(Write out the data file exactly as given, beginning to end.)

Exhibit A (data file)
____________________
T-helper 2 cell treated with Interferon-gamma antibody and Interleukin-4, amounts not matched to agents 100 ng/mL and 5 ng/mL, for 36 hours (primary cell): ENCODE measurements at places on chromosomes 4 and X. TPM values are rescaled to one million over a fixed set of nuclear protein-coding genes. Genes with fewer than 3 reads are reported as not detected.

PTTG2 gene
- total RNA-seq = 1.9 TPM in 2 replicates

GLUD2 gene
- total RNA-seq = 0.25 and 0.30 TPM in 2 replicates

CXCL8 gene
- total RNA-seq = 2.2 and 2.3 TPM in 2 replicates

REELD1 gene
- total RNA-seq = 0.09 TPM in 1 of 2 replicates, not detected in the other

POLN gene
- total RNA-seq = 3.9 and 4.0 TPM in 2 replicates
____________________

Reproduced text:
T-helper 2 cell treated with Interferon-gamma antibody and Interleukin-4, amounts not matched to agents 100 ng/mL and 5 ng/mL, for 36 hours (primary cell): ENCODE measurements at places on chromosomes 4 and X. TPM values are rescaled to one million over a fixed set of nuclear protein-coding genes. Genes with fewer than 3 reads are reported as not detected.

PTTG2 gene
- total RNA-seq = 1.9 TPM in 2 replicates

GLUD2 gene
- total RNA-seq = 0.25 and 0.30 TPM in 2 replicates

CXCL8 gene
- total RNA-seq = 2.2 and 2.3 TPM in 2 replicates

REELD1 gene
- total RNA-seq = 0.09 TPM in 1 of 2 replicates, not detected in the other

POLN gene
- total RNA-seq = 3.9 and 4.0 TPM in 2 replicates